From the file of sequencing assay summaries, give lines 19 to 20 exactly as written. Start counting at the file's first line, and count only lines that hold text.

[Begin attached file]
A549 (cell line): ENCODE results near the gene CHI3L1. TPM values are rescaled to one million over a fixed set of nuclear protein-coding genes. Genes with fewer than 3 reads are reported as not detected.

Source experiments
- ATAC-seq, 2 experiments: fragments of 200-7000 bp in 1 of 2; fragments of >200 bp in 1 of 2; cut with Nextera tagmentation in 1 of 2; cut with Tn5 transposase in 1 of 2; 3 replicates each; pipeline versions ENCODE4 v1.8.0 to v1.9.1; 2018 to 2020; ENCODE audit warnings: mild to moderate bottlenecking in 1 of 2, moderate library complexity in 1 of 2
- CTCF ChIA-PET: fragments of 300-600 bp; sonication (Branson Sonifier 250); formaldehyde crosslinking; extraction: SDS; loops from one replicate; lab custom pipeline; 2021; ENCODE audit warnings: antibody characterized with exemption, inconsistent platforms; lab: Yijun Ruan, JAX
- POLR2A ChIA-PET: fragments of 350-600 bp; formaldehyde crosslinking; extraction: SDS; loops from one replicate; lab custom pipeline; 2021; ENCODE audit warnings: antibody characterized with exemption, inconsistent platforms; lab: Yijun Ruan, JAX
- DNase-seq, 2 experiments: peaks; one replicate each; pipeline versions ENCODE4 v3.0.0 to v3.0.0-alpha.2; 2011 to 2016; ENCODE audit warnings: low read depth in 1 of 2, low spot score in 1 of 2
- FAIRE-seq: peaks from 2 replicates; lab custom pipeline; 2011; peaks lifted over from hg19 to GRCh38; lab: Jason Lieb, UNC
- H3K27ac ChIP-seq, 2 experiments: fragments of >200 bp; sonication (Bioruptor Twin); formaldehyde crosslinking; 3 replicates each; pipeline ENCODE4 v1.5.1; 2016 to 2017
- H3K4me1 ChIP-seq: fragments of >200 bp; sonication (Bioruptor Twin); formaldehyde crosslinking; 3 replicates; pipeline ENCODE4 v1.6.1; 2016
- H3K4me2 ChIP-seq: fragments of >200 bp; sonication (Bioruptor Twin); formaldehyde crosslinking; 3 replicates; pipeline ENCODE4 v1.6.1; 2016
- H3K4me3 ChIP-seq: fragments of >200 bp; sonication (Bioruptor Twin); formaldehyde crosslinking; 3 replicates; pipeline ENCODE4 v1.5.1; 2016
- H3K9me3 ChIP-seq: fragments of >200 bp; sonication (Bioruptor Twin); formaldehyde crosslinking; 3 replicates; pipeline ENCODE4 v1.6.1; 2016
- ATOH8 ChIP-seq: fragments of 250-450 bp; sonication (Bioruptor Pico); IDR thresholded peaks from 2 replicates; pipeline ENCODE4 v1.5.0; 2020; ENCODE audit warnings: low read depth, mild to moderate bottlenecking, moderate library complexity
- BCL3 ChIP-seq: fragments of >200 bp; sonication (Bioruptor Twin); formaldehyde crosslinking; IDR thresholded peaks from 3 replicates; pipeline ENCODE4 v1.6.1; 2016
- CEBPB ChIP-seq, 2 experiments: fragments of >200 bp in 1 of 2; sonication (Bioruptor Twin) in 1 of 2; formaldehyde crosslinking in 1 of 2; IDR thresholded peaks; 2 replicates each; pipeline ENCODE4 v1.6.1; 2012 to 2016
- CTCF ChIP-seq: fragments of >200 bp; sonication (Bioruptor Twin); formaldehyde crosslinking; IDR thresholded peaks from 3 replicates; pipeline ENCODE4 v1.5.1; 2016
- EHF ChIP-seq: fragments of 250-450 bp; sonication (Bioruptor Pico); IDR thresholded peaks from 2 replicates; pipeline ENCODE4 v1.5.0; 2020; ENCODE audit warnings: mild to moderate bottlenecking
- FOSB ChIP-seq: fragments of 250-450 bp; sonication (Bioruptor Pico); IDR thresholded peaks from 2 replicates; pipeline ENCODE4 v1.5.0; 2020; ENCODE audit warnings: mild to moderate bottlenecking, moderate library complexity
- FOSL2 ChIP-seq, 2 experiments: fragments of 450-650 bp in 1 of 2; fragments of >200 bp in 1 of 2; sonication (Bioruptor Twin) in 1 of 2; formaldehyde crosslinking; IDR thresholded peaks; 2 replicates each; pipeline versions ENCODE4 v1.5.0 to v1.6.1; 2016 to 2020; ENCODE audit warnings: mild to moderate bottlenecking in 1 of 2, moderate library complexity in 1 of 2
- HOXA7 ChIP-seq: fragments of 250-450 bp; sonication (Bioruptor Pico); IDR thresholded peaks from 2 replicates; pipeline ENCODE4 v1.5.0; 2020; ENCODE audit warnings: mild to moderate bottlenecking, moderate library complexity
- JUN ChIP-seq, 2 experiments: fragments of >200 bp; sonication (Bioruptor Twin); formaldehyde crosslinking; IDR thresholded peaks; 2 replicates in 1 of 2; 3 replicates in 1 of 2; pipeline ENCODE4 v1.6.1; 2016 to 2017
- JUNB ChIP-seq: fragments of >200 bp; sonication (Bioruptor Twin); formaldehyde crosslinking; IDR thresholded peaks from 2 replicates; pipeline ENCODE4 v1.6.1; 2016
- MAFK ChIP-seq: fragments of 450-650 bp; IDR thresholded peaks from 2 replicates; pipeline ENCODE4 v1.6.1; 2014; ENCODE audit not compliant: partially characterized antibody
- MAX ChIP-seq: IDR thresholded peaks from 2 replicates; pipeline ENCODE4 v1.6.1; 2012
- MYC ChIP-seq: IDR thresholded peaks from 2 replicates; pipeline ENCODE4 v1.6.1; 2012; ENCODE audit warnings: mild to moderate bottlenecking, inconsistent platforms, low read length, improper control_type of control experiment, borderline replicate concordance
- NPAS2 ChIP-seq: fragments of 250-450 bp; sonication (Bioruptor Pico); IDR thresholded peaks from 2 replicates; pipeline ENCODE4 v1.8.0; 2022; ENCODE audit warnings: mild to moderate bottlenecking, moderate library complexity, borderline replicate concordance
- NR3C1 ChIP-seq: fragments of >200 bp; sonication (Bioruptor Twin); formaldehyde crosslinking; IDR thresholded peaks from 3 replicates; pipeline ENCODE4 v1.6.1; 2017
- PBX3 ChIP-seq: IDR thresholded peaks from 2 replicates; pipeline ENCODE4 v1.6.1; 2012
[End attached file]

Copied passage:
- FOSL2 ChIP-seq, 2 experiments: fragments of 450-650 bp in 1 of 2; fragments of >200 bp in 1 of 2; sonication (Bioruptor Twin) in 1 of 2; formaldehyde crosslinking; IDR thresholded peaks; 2 replicates each; pipeline versions ENCODE4 v1.5.0 to v1.6.1; 2016 to 2020; ENCODE audit warnings: mild to moderate bottlenecking in 1 of 2, moderate library complexity in 1 of 2
- HOXA7 ChIP-seq: fragments of 250-450 bp; sonication (Bioruptor Pico); IDR thresholded peaks from 2 replicates; pipeline ENCODE4 v1.5.0; 2020; ENCODE audit warnings: mild to moderate bottlenecking, moderate library complexity